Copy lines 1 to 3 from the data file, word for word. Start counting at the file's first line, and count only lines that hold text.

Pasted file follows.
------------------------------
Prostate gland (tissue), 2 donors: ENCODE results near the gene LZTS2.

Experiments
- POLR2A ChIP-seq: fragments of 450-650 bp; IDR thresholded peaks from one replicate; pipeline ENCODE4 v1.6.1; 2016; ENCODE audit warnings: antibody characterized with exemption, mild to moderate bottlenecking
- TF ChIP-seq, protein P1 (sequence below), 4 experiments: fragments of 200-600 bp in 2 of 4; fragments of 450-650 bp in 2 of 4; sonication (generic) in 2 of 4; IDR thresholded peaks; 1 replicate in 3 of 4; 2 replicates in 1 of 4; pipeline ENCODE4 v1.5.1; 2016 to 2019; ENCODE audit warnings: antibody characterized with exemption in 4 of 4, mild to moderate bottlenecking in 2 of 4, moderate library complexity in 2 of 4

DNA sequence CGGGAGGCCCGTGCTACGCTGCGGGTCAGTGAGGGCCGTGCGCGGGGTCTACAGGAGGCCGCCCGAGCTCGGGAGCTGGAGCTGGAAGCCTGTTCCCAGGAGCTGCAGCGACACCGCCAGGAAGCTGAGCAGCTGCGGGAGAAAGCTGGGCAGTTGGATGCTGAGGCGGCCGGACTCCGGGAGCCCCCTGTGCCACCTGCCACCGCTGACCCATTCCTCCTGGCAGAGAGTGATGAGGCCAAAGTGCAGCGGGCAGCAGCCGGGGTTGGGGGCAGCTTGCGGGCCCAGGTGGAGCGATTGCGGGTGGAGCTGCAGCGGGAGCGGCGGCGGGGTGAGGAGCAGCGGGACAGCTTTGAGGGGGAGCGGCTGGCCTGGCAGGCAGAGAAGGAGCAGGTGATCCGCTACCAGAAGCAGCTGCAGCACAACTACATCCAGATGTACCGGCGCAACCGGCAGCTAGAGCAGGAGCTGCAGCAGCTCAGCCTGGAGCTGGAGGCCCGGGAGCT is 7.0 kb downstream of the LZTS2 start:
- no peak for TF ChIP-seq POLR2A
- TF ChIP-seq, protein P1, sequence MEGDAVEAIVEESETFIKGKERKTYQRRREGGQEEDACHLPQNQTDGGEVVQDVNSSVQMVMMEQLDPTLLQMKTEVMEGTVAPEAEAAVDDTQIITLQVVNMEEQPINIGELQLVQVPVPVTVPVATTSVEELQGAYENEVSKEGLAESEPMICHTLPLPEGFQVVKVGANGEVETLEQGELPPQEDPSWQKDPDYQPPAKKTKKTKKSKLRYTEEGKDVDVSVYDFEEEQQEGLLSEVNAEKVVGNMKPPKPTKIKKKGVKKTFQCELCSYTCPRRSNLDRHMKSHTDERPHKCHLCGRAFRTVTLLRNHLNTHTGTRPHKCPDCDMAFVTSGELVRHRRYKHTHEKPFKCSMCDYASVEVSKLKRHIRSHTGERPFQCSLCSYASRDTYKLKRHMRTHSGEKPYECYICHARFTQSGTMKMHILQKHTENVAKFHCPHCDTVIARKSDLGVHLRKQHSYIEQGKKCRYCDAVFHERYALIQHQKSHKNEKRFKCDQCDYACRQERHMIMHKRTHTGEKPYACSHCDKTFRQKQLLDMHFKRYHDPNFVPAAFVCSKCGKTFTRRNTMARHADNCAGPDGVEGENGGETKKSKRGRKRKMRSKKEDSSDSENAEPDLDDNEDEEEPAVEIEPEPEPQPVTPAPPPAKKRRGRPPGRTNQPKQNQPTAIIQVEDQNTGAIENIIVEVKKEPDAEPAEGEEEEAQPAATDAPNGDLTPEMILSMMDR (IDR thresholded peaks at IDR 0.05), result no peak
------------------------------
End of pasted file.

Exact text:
Prostate gland (tissue), 2 donors: ENCODE results near the gene LZTS2.

Experiments
- POLR2A ChIP-seq: fragments of 450-650 bp; IDR thresholded peaks from one replicate; pipeline ENCODE4 v1.6.1; 2016; ENCODE audit warnings: antibody characterized with exemption, mild to moderate bottlenecking